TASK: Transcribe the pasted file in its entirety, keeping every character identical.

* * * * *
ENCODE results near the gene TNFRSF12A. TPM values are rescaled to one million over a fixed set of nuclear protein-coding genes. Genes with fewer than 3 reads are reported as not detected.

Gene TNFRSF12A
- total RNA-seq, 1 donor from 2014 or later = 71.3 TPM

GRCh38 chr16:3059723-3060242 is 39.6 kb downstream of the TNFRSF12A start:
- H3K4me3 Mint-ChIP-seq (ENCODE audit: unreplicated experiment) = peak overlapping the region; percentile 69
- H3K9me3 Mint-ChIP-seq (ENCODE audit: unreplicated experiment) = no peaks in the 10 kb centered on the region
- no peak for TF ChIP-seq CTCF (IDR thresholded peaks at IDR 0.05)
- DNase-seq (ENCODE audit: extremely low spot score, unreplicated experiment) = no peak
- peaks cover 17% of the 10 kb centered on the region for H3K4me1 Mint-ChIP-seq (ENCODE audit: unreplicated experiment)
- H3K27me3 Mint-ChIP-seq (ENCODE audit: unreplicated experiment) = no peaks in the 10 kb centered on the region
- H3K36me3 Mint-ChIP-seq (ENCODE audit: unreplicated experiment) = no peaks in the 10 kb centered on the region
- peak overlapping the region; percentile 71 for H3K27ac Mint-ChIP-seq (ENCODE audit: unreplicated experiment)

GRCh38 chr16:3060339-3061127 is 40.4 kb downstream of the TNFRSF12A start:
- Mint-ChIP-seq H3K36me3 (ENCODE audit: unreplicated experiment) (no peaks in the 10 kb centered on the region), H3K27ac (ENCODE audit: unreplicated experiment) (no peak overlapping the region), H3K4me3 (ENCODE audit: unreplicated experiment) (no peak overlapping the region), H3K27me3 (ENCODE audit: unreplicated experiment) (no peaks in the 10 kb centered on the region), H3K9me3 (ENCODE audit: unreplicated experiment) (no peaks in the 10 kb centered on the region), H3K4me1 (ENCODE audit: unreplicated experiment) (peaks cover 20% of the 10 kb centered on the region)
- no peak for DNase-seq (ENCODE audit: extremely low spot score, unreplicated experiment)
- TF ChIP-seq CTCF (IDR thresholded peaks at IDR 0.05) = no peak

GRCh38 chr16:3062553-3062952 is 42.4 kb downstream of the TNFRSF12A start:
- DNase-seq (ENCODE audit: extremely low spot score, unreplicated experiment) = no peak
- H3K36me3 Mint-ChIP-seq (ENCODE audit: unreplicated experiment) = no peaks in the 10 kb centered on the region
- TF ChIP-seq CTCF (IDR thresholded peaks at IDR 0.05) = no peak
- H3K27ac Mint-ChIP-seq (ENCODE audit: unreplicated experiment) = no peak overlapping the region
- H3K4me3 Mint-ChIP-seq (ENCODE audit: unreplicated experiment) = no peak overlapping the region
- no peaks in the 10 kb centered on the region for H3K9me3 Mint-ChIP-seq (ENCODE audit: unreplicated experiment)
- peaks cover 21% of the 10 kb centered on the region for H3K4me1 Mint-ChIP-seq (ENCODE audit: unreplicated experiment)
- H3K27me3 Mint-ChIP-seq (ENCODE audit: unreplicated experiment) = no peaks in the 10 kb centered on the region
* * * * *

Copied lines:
ENCODE results near the gene TNFRSF12A. TPM values are rescaled to one million over a fixed set of nuclear protein-coding genes. Genes with fewer than 3 reads are reported as not detected.

Gene TNFRSF12A
- total RNA-seq, 1 donor from 2014 or later = 71.3 TPM

GRCh38 chr16:3059723-3060242 is 39.6 kb downstream of the TNFRSF12A start:
- H3K4me3 Mint-ChIP-seq (ENCODE audit: unreplicated experiment) = peak overlapping the region; percentile 69
- H3K9me3 Mint-ChIP-seq (ENCODE audit: unreplicated experiment) = no peaks in the 10 kb centered on the region
- no peak for TF ChIP-seq CTCF (IDR thresholded peaks at IDR 0.05)
- DNase-seq (ENCODE audit: extremely low spot score, unreplicated experiment) = no peak
- peaks cover 17% of the 10 kb centered on the region for H3K4me1 Mint-ChIP-seq (ENCODE audit: unreplicated experiment)
- H3K27me3 Mint-ChIP-seq (ENCODE audit: unreplicated experiment) = no peaks in the 10 kb centered on the region
- H3K36me3 Mint-ChIP-seq (ENCODE audit: unreplicated experiment) = no peaks in the 10 kb centered on the region
- peak overlapping the region; percentile 71 for H3K27ac Mint-ChIP-seq (ENCODE audit: unreplicated experiment)

GRCh38 chr16:3060339-3061127 is 40.4 kb downstream of the TNFRSF12A start:
- Mint-ChIP-seq H3K36me3 (ENCODE audit: unreplicated experiment) (no peaks in the 10 kb centered on the region), H3K27ac (ENCODE audit: unreplicated experiment) (no peak overlapping the region), H3K4me3 (ENCODE audit: unreplicated experiment) (no peak overlapping the region), H3K27me3 (ENCODE audit: unreplicated experiment) (no peaks in the 10 kb centered on the region), H3K9me3 (ENCODE audit: unreplicated experiment) (no peaks in the 10 kb centered on the region), H3K4me1 (ENCODE audit: unreplicated experiment) (peaks cover 20% of the 10 kb centered on the region)
- no peak for DNase-seq (ENCODE audit: extremely low spot score, unreplicated experiment)
- TF ChIP-seq CTCF (IDR thresholded peaks at IDR 0.05) = no peak

GRCh38 chr16:3062553-3062952 is 42.4 kb downstream of the TNFRSF12A start:
- DNase-seq (ENCODE audit: extremely low spot score, unreplicated experiment) = no peak
- H3K36me3 Mint-ChIP-seq (ENCODE audit: unreplicated experiment) = no peaks in the 10 kb centered on the region
- TF ChIP-seq CTCF (IDR thresholded peaks at IDR 0.05) = no peak
- H3K27ac Mint-ChIP-seq (ENCODE audit: unreplicated experiment) = no peak overlapping the region
- H3K4me3 Mint-ChIP-seq (ENCODE audit: unreplicated experiment) = no peak overlapping the region
- no peaks in the 10 kb centered on the region for H3K9me3 Mint-ChIP-seq (ENCODE audit: unreplicated experiment)
- peaks cover 21% of the 10 kb centered on the region for H3K4me1 Mint-ChIP-seq (ENCODE audit: unreplicated experiment)
- H3K27me3 Mint-ChIP-seq (ENCODE audit: unreplicated experiment) = no peaks in the 10 kb centered on the region